Belgium Dominates U.S. in Friendly Match, Wins 4-2
Outmanned and out-hustled for 90 minutes, the United States men's soccer team fell to Belgium, 4-2, in a friendly Wednesday night. Next up for the Yanks: the No. 2-ranked Germans on Sunday.
BY John Godfrey PostedWhat is it that separates the United States men’s soccer team from the best teams in the world? A killer instinct. This was on vivid display early in Wednesday night’s friendly against Belgium in Cleveland. Less than five minutes into the match, Clint Dempsey delivered a pinpoint cross to Jozy Altidore, who was well positioned directly in front of the Belgian goal. Rather than taking a first-time shot—which seemed like the clear choice—Altidore attempted to trap the ball and secure a better opportunity. But Altidore’s hesitation, combined with a messy touch, allowed Belgian defender Toby Alderweireld to recover and clear the ball away. The chance was squandered. Less than one minute later, Belgium countered with lethal efficiency. Clarence Goodson failed to keep a high line, and Belgium’s Kevin De Bruyne took this opportunity to find a streaking Romelu Lukaku in the penalty area to Tim Howard’s right. The American goalkeeper made a smart, aggressive save on Lukaku’s shot, but Omar Gonzalez and Geoff Cameron were slow to respond. Belgium’s Kevin Mirallas was not. He pounced on the rebound and lofted the ball into the gaping U.S. net to give Belgium a 1-0 lead. The Americans turned a great chance into nothing. Belgium turned a half-chance into a goal. It looked like a long night for the home team. And it was. Belgium won 4-2, and it could have been much worse. "There’s a lot we can learn from these opponents," U.S. coach Jurgen Klinsmann said after the match. "This is why we play teams like Belgium, like Germany, like Russia, or like Italy—because there’s so much that you can read from those games." "Obviously you want to win them and when you lose them it’s not such a big pleasure, but I’d rather play Belgium 10 more times than El Salvador 100 times because that’s where you learn." The Americans had a few encouraging moments. In the 22nd minute, Clint Dempsey got on the end of a long corner kick and headed the ball across goal. He found Cameron in a dangerous spot and the big fullback headed the ball home to equalize. The 1-1 scoreline flattered the U.S., but it was still a contest. But after the intermission it all went sideways. In the 56th minute, Gonzalez made another gaffe. After intercepting a probing pass from Lukaku, the Los Angeles Galaxy center back decided to get cute with his clearance. Belgium’s De Bruyne was ready for him, however, took possession, and delivered a pinpoint cross to Christian Benteke, who beat a bewildered and helpless Brad Guzan. Eight minutes later, U.S. substitute Terrence Boyd failed to clear a ball in the U.S. zone. Belgium’s Mirallas intercepted, dished to De Bruyne, who crossed to a stampeding Marouane Fellaini. The big-haired Belgian nodded the ball home to give the visitors an insurmountable lead. Beneteke scored his second in the 71st minute to kill the game, but it was over long before then. Belgium was just better in every aspect of the game. The United States missed Michael Bradley desperately. And Jurgen Klinsmann’s crew could have used a little Landon Donovan too. In an embarrassing gift to the home team, the referee awarded the U.S. a terrible penalty late in the match. Replays revealed it was an incorrect decision, but Dempsey put away the spot kick in the 80th minute to add to his impressive national team totals. The questionable sequence had little impact on the outcome, or the mood on the field. In one of the few bright spots for the U.S., Stuart Holden made his return to the national team in the 80th minute, giving American supporters hope that they might find a game-changing attacking midfielder to play alongside the gritty Jermaine Jones and the versatile Bradley. “Great feeling on a personal note just to be back with the national team," Holden said. "As I said, it’s a moment and a thought that had kept me going through my rehab in the sense of walking back out with this group. What it means to be a part of your national team and that feeling collectively was a really special one for me, and something that I’ll treasure and that I won’t forget now as I try to push on and get better.” Holden, not surprisingly, looked very rusty. But in a match that gave American supporters little to feel good about, his return hinted at a better tomorrow. John Godfrey is the founder and editor in chief of American Soccer Now.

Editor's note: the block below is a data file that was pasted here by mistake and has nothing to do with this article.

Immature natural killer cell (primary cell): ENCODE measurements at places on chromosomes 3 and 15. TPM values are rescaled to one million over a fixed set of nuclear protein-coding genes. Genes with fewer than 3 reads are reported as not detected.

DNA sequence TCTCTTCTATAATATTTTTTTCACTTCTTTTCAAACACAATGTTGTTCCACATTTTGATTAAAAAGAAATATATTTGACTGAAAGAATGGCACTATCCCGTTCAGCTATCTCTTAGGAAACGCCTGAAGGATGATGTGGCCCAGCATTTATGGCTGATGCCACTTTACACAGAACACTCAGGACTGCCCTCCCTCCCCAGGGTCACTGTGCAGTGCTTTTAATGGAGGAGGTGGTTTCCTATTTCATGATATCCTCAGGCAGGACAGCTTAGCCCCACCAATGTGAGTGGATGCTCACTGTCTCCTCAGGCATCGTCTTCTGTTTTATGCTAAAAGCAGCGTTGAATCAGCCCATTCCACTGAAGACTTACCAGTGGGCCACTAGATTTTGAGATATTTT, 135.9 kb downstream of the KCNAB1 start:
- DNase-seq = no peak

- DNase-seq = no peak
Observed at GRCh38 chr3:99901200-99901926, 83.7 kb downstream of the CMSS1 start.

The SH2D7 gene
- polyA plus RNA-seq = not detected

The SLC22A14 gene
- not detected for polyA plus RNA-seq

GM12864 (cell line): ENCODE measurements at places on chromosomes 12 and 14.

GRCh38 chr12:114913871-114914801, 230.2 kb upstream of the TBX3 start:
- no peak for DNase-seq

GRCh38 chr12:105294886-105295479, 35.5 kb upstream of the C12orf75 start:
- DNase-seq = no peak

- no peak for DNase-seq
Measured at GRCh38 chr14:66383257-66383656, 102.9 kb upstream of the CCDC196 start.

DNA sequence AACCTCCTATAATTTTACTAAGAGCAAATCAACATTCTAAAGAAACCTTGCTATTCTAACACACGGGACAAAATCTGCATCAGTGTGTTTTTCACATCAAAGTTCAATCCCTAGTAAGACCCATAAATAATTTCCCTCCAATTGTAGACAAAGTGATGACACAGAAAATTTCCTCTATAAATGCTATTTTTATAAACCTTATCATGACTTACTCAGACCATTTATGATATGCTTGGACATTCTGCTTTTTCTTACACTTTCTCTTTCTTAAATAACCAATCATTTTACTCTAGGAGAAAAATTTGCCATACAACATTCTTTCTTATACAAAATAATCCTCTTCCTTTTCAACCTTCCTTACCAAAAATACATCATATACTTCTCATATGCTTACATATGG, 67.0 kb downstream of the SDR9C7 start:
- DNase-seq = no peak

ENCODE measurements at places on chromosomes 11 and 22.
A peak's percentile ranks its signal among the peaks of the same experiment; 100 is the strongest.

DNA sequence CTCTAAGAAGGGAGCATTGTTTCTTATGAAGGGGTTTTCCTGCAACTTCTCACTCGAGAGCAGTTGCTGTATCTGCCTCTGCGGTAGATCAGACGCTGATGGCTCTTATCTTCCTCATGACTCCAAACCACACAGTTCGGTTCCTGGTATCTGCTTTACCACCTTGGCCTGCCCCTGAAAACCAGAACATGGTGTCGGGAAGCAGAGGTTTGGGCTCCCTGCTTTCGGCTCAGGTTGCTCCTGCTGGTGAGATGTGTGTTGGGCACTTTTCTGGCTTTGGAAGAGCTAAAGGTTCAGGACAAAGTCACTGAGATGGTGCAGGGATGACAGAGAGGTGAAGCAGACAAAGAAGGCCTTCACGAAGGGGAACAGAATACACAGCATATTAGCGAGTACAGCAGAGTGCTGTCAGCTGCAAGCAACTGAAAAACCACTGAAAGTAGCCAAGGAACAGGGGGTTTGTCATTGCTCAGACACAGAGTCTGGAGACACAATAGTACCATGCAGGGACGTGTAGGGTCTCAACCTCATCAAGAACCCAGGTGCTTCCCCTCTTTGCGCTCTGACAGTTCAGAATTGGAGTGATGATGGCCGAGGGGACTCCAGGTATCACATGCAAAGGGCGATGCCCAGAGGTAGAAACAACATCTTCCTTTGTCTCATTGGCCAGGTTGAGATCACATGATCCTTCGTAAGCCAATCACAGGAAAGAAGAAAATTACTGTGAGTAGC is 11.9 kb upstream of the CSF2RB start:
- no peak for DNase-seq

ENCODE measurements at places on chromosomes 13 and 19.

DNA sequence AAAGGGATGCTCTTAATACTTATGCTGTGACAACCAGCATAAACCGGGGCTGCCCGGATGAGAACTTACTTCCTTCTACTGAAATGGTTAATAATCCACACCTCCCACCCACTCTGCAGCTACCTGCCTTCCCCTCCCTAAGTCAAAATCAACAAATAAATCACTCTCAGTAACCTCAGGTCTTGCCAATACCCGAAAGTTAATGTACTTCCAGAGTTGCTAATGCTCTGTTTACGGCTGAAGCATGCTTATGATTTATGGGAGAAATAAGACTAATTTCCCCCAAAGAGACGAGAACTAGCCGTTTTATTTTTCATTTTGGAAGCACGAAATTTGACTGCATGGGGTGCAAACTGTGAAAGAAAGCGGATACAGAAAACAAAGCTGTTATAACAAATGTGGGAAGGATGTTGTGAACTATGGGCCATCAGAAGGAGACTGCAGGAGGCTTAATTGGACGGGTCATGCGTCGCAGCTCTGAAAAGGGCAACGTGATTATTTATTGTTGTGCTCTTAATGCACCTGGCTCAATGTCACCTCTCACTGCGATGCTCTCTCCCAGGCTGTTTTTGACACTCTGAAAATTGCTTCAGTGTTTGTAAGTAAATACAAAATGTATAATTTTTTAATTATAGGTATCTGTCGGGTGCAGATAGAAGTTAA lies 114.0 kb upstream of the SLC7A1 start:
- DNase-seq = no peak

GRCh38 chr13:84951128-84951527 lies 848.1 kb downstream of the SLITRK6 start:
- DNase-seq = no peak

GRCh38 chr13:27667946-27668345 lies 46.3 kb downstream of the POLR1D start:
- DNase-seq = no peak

May 29, 2013
May 29, 2013